Joining Farrell and Alda on the doc is Gary Burghoff (Cpl. Walter “Radar” O’Reilly), and Loretta Swit (Maj. Margaret “Hot Lips” Houlihan) to name a few, as well as series executive producers Gene Reynolds and Burt Metcalfe. Those who have since passed, including show creator Larry Gelbart, Rogers, Larry Linville (Maj. Frank Burns), Harry Morgan (Col. Sherman T. Potter), and McLean Stevenson (Lt. Col. Henry Blake) are spotlighted through archival photos and footage.

Here Farrell opens up about his emotional reaction to the special. The 84-year-old also describes what it’s like to see the beloved sitcom still resonate more than 40 years after it ended.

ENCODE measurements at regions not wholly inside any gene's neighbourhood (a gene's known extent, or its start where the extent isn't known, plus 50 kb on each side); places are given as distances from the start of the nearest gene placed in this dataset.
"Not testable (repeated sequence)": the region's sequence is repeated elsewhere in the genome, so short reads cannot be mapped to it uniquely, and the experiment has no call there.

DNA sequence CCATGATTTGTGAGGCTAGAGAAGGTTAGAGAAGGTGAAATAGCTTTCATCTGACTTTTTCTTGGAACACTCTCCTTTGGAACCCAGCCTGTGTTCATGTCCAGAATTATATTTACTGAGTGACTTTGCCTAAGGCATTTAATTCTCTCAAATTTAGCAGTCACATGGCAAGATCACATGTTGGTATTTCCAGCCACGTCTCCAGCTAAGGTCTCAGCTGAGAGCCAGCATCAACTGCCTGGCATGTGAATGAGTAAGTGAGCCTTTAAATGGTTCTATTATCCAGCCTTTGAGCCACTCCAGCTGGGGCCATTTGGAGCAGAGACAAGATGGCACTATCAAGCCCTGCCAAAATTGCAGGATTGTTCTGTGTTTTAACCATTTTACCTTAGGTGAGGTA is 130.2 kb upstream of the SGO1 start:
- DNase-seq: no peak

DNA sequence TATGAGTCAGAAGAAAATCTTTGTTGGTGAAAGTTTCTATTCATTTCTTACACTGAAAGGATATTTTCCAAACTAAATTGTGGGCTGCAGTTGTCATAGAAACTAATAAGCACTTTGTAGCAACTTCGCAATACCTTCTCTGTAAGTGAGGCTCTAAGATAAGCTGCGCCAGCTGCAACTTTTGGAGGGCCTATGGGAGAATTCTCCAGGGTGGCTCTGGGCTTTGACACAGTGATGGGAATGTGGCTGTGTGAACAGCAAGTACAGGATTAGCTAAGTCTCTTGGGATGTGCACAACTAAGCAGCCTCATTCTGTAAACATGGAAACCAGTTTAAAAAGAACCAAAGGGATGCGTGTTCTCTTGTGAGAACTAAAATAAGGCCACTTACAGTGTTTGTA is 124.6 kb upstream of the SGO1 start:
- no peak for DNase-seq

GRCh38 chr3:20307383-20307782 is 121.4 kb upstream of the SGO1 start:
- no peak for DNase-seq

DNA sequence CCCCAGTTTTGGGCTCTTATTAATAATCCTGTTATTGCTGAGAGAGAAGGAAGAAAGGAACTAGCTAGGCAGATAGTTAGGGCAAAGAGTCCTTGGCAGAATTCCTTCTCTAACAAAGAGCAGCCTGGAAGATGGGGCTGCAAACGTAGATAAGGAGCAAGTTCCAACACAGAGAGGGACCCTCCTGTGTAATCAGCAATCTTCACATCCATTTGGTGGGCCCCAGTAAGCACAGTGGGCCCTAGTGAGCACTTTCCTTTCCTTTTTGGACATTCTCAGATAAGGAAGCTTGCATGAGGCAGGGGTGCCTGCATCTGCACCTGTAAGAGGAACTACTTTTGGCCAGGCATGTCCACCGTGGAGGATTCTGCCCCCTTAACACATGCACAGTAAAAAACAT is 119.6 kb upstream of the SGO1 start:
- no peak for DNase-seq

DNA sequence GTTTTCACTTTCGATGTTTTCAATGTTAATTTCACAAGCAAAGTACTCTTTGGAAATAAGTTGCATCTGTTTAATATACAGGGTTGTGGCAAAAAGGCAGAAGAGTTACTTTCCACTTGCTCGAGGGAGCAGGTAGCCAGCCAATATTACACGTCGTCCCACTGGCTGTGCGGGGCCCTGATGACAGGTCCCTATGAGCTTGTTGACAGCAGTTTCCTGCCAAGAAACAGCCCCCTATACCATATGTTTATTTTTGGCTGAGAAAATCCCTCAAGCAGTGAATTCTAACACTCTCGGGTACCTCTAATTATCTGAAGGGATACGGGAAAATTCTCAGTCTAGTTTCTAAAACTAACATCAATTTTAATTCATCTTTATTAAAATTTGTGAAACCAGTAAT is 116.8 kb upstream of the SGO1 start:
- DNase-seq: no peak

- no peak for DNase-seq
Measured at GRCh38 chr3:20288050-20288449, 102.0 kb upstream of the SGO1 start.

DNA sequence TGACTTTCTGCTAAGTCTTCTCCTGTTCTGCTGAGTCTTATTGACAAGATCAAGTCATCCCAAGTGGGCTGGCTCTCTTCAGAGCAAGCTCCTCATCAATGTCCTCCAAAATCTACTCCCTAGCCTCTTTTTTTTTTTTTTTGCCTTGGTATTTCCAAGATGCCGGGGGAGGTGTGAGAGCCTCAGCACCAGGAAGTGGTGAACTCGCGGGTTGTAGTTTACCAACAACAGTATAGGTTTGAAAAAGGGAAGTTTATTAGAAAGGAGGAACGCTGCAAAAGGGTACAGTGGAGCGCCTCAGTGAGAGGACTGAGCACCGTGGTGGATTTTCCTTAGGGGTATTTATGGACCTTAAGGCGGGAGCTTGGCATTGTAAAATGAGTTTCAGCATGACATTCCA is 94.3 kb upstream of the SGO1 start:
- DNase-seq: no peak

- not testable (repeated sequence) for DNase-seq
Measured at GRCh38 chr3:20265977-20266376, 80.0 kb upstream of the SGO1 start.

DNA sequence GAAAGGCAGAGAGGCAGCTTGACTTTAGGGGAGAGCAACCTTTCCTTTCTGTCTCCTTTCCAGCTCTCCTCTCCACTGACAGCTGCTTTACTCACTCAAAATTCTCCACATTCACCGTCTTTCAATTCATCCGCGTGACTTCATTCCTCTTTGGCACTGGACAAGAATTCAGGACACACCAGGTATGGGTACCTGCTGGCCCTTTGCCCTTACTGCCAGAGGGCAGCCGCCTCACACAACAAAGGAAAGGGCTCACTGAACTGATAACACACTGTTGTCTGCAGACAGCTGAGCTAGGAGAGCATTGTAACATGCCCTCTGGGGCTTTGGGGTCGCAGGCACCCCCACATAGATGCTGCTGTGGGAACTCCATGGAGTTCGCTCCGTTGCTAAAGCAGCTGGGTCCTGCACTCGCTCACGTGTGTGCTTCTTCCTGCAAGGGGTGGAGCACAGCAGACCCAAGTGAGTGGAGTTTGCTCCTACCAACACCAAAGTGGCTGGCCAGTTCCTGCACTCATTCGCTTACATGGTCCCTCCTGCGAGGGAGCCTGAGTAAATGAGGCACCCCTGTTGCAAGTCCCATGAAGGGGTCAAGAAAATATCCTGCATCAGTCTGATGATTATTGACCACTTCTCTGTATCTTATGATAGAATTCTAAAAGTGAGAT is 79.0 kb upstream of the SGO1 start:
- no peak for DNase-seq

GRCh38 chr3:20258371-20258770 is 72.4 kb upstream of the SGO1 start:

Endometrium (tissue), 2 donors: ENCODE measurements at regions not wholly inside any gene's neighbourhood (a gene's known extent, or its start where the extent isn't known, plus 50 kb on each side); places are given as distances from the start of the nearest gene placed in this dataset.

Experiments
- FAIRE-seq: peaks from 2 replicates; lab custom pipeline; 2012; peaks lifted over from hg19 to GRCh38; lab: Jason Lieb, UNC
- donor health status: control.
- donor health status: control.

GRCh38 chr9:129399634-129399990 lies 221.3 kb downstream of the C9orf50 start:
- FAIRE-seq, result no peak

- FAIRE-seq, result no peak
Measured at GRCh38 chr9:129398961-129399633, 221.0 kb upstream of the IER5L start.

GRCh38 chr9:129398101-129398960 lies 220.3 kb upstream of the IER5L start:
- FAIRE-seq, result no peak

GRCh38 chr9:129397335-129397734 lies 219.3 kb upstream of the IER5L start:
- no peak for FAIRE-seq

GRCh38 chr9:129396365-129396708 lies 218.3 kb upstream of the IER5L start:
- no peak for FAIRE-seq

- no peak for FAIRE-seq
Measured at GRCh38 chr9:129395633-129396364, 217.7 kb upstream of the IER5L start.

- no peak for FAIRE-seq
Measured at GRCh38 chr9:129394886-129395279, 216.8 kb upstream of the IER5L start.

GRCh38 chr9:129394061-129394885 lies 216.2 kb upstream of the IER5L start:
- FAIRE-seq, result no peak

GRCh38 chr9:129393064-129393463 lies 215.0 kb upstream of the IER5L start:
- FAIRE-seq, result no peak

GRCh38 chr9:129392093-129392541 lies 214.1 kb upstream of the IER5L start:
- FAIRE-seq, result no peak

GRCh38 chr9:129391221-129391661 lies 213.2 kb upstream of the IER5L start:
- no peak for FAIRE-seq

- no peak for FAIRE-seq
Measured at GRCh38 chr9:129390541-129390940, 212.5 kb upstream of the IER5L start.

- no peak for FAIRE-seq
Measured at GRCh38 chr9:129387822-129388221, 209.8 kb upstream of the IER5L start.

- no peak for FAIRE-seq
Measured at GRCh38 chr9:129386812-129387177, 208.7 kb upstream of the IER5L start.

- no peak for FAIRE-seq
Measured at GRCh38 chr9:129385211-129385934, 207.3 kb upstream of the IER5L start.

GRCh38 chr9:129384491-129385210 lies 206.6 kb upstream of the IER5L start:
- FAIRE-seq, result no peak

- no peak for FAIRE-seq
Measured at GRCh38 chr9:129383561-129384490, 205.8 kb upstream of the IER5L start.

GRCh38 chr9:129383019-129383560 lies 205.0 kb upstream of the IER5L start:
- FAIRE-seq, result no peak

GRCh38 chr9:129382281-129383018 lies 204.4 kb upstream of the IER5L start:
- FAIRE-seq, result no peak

Michael Farrell


How often do you go back and watch the episodes?

Mike Farrell: The popularity of the show continues to astonish me and thrill me, frankly. I get constant emails, and mail, calls to keep it fresh in my mind, and its extraordinary impact. I don’t make a point of looking for it on television, but sometimes it’s there. And when it’s there, I can’t stop looking at it and watching those people I love so much and care about. To see and remember who they were and what we did together, it’s something that will stay with me for the rest of my life. I’m so thrilled to be a part of it that it’s hard to put into words.

I remember seeing Alan Alda share a photo of you two toasting the 50th anniversary of the show. How is it for you to still have these close connections after all these years?